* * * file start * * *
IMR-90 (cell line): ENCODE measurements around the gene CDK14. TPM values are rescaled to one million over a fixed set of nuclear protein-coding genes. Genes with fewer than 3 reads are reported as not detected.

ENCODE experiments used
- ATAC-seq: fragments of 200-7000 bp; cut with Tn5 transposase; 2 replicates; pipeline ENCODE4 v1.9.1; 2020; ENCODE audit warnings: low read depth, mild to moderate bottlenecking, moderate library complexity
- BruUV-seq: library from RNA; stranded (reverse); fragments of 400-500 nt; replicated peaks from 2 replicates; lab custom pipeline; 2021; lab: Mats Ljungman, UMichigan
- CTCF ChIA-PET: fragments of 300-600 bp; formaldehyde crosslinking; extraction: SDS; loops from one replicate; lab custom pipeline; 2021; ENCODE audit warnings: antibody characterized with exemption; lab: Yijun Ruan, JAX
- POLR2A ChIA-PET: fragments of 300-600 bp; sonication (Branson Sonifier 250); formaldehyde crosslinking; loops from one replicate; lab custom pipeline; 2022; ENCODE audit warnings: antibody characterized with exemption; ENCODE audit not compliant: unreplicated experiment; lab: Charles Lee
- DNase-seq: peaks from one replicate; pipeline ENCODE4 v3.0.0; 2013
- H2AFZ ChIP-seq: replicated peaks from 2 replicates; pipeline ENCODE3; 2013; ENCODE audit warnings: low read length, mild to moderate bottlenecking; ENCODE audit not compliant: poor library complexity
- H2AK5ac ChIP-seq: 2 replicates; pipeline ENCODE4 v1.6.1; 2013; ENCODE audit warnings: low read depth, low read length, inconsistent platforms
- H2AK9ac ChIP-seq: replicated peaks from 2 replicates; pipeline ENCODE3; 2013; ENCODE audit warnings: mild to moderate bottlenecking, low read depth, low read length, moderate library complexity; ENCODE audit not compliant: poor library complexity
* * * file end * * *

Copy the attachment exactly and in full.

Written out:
IMR-90 (cell line): ENCODE measurements around the gene CDK14. TPM values are rescaled to one million over a fixed set of nuclear protein-coding genes. Genes with fewer than 3 reads are reported as not detected.

ENCODE experiments used
- ATAC-seq: fragments of 200-7000 bp; cut with Tn5 transposase; 2 replicates; pipeline ENCODE4 v1.9.1; 2020; ENCODE audit warnings: low read depth, mild to moderate bottlenecking, moderate library complexity
- BruUV-seq: library from RNA; stranded (reverse); fragments of 400-500 nt; replicated peaks from 2 replicates; lab custom pipeline; 2021; lab: Mats Ljungman, UMichigan
- CTCF ChIA-PET: fragments of 300-600 bp; formaldehyde crosslinking; extraction: SDS; loops from one replicate; lab custom pipeline; 2021; ENCODE audit warnings: antibody characterized with exemption; lab: Yijun Ruan, JAX
- POLR2A ChIA-PET: fragments of 300-600 bp; sonication (Branson Sonifier 250); formaldehyde crosslinking; loops from one replicate; lab custom pipeline; 2022; ENCODE audit warnings: antibody characterized with exemption; ENCODE audit not compliant: unreplicated experiment; lab: Charles Lee
- DNase-seq: peaks from one replicate; pipeline ENCODE4 v3.0.0; 2013
- H2AFZ ChIP-seq: replicated peaks from 2 replicates; pipeline ENCODE3; 2013; ENCODE audit warnings: low read length, mild to moderate bottlenecking; ENCODE audit not compliant: poor library complexity
- H2AK5ac ChIP-seq: 2 replicates; pipeline ENCODE4 v1.6.1; 2013; ENCODE audit warnings: low read depth, low read length, inconsistent platforms
- H2AK9ac ChIP-seq: replicated peaks from 2 replicates; pipeline ENCODE3; 2013; ENCODE audit warnings: mild to moderate bottlenecking, low read depth, low read length, moderate library complexity; ENCODE audit not compliant: poor library complexity